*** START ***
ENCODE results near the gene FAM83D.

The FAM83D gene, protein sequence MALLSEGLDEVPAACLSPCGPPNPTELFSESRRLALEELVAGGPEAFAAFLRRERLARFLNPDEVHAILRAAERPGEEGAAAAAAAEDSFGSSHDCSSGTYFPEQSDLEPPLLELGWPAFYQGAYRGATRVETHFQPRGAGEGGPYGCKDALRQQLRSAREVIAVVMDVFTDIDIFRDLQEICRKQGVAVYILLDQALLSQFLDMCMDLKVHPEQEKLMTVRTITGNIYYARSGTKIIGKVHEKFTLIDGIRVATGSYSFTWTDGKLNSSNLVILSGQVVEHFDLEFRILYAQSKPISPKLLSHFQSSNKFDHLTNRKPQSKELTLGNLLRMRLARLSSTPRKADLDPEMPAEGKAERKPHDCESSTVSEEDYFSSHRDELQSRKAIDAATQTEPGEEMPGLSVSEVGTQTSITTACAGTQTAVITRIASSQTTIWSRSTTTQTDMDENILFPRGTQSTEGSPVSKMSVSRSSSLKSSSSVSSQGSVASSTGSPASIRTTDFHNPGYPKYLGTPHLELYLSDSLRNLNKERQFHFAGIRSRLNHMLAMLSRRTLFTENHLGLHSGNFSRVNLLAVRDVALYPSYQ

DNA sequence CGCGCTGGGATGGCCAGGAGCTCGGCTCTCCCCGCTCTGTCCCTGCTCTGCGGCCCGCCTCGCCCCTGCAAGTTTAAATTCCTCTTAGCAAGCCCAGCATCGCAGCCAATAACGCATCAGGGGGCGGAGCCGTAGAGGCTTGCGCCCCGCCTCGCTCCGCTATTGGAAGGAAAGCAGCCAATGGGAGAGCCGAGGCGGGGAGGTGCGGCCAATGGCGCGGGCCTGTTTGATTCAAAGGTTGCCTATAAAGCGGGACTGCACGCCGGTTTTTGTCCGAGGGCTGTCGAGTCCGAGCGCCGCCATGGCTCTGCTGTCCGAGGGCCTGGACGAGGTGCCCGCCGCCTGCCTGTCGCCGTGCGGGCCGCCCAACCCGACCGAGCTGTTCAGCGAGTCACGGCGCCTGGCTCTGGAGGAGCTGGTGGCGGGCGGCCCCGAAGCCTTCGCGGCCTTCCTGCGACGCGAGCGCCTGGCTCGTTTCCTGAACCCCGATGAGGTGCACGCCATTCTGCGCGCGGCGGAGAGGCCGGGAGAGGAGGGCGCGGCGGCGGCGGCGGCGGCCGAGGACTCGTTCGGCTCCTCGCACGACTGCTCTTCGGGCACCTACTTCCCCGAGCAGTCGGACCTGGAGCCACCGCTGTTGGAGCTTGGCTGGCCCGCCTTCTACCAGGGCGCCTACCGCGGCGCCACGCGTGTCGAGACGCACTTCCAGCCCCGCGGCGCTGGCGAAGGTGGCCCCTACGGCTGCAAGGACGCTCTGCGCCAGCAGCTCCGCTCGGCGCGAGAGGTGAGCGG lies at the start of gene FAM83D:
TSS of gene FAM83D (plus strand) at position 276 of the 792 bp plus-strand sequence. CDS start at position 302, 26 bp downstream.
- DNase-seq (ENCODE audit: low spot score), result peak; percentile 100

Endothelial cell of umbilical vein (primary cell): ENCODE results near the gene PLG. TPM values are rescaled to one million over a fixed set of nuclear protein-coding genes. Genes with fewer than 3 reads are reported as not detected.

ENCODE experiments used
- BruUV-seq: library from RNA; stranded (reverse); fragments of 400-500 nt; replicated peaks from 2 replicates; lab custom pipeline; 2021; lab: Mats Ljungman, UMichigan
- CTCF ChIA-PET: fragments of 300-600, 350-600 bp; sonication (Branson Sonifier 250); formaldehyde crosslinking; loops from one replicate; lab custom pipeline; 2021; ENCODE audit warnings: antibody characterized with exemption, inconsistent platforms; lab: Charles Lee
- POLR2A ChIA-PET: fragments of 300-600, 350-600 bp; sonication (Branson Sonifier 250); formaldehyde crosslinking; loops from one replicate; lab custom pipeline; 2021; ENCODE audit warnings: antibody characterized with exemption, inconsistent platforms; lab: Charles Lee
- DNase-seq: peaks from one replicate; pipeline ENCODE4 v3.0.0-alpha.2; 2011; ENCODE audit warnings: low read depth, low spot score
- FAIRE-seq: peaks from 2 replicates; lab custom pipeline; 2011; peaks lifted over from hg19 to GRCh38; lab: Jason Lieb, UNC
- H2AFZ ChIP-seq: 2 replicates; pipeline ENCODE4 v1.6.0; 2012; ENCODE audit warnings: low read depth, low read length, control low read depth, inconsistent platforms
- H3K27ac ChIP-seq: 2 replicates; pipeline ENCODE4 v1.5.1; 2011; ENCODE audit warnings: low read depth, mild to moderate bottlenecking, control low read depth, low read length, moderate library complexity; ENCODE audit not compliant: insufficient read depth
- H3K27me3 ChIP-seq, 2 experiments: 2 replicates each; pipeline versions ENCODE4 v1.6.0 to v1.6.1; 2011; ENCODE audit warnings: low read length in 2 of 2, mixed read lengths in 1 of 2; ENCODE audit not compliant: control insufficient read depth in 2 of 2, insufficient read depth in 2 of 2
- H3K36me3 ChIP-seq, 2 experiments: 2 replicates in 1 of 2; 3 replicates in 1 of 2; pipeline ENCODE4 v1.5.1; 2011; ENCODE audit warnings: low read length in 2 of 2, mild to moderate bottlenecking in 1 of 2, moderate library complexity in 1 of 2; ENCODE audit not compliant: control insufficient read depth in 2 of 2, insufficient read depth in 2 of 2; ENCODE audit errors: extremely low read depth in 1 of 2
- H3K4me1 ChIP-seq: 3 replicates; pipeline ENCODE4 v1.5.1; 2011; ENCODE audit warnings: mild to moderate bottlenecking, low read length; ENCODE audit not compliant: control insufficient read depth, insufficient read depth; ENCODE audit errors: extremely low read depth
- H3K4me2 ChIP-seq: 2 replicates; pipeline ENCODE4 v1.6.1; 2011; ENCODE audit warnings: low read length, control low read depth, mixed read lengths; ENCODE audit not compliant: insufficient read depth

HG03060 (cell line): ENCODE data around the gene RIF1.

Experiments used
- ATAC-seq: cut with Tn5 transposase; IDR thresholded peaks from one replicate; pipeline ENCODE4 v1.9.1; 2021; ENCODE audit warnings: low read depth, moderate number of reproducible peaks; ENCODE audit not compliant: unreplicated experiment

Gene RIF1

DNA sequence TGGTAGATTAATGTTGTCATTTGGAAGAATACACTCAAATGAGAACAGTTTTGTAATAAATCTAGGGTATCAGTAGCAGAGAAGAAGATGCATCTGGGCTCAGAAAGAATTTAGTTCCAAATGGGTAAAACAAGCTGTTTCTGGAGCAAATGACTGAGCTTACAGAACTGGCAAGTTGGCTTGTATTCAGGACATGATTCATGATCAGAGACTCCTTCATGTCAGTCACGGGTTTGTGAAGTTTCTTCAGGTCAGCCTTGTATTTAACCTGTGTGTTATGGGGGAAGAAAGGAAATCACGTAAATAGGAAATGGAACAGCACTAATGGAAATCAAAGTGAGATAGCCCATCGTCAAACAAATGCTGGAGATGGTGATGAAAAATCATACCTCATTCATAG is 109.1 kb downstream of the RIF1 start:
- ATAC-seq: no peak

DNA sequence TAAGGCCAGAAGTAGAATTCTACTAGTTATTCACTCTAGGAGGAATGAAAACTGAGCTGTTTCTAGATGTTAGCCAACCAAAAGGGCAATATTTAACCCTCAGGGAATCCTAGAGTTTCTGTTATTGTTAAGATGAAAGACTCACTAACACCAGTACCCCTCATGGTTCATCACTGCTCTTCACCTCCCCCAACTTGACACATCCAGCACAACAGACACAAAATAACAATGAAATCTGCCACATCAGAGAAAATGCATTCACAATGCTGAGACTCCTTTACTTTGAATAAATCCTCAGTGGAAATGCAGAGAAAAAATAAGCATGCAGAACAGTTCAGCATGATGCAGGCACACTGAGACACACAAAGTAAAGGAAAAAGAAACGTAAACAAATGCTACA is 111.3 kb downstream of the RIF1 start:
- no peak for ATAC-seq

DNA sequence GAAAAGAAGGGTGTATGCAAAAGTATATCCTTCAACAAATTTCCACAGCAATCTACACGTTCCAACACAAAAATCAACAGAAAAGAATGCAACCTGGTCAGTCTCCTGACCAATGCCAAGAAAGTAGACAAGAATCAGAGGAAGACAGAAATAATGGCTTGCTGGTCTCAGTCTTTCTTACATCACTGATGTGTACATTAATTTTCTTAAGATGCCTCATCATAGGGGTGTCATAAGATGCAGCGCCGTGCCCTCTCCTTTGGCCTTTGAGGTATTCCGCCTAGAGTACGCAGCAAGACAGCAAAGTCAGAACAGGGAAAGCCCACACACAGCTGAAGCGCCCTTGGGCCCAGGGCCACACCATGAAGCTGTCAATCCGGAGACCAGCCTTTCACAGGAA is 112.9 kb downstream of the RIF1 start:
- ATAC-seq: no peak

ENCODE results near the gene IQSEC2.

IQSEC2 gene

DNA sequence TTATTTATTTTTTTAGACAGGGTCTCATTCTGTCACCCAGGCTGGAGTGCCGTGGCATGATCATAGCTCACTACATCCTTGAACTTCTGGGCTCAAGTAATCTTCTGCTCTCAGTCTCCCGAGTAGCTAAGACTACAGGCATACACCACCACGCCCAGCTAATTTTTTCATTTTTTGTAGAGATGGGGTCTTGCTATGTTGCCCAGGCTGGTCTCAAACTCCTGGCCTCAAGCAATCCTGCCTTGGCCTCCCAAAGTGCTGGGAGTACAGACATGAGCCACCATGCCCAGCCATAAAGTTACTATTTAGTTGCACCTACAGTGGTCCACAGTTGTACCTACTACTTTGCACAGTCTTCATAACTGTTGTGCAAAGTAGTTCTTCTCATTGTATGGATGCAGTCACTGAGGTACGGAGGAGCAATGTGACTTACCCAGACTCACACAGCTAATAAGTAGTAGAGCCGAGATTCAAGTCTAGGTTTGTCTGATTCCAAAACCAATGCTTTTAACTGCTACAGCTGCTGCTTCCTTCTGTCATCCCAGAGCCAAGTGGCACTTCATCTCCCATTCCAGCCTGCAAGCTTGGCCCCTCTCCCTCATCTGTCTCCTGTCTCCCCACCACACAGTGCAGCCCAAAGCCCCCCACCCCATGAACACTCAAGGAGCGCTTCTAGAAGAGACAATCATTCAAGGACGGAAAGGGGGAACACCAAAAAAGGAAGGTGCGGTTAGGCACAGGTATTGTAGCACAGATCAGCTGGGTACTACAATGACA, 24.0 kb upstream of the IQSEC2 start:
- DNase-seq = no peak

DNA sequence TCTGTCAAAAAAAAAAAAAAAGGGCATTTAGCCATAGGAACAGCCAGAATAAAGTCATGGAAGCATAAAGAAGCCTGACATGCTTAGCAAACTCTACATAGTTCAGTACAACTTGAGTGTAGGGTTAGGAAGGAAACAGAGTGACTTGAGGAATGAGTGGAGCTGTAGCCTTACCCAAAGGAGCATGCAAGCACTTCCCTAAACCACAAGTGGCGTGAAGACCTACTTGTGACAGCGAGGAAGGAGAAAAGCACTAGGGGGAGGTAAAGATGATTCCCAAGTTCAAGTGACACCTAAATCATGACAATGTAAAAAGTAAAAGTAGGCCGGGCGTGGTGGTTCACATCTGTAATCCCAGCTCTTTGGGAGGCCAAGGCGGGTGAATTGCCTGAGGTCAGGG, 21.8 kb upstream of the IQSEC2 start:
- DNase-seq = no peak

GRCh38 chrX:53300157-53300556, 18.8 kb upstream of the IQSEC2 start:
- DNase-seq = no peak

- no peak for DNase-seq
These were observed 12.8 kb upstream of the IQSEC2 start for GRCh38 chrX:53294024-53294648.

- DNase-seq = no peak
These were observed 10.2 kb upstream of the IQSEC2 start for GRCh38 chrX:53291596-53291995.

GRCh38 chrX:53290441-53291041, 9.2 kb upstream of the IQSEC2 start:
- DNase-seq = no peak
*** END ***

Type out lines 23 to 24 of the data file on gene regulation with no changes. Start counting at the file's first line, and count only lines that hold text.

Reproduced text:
DNA sequence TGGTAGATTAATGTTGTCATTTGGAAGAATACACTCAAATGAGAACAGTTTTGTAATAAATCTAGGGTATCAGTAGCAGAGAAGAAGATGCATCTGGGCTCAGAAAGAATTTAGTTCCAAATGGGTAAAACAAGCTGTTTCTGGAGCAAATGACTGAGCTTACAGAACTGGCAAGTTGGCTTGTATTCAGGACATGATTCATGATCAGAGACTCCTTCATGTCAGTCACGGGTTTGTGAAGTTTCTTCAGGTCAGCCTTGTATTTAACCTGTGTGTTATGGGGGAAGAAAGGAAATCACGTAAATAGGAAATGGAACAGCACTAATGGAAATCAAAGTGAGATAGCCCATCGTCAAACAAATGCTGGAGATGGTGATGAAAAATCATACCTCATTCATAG is 109.1 kb downstream of the RIF1 start:
- ATAC-seq: no peak